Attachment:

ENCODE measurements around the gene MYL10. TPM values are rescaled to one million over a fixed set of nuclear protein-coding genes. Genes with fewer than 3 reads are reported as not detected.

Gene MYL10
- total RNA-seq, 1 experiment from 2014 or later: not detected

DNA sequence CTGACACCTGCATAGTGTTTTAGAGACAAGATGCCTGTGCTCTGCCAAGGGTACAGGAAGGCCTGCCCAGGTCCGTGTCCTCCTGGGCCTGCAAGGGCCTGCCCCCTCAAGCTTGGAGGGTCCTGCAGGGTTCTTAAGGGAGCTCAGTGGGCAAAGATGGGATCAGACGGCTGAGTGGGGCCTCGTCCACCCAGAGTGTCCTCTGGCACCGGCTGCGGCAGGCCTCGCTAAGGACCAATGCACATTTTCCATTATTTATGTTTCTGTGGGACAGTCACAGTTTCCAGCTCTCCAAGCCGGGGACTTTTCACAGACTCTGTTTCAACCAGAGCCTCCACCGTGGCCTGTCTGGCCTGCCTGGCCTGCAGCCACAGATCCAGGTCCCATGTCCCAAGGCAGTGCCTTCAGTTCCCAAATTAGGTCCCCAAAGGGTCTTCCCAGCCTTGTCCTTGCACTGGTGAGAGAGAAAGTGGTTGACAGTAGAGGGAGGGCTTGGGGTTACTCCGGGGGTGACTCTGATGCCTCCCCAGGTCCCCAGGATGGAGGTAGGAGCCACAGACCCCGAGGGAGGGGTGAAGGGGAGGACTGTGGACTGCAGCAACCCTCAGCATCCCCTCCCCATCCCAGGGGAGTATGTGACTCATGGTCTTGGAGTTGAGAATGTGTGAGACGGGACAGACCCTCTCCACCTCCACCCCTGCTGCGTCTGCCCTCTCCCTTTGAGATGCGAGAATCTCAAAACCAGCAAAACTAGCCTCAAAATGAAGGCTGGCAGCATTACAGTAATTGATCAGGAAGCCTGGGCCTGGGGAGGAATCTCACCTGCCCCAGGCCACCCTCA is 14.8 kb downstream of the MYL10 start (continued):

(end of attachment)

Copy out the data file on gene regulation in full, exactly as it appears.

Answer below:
ENCODE measurements around the gene MYL10. TPM values are rescaled to one million over a fixed set of nuclear protein-coding genes. Genes with fewer than 3 reads are reported as not detected.

Gene MYL10
- total RNA-seq, 1 experiment from 2014 or later: not detected

DNA sequence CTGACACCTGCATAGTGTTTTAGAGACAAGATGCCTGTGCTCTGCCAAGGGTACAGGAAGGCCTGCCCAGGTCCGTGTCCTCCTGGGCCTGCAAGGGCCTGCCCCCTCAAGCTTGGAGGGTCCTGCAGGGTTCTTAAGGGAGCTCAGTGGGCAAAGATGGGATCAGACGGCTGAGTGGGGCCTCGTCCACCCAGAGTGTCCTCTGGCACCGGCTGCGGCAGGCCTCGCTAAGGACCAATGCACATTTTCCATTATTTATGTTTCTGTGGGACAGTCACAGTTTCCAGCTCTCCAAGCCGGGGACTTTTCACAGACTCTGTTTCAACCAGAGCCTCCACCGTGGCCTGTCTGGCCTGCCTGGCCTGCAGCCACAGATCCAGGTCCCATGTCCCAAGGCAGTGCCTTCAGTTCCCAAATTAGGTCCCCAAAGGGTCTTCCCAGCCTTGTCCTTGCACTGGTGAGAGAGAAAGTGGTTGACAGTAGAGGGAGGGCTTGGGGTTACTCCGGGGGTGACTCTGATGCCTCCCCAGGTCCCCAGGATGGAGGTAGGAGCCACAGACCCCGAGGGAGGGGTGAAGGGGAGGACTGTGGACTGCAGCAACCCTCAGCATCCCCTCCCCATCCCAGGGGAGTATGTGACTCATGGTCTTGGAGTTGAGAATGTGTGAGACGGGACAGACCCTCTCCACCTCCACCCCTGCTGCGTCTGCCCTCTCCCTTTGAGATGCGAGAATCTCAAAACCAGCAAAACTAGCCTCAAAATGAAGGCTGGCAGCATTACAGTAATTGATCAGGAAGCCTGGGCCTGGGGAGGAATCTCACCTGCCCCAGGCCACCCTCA is 14.8 kb downstream of the MYL10 start (continued):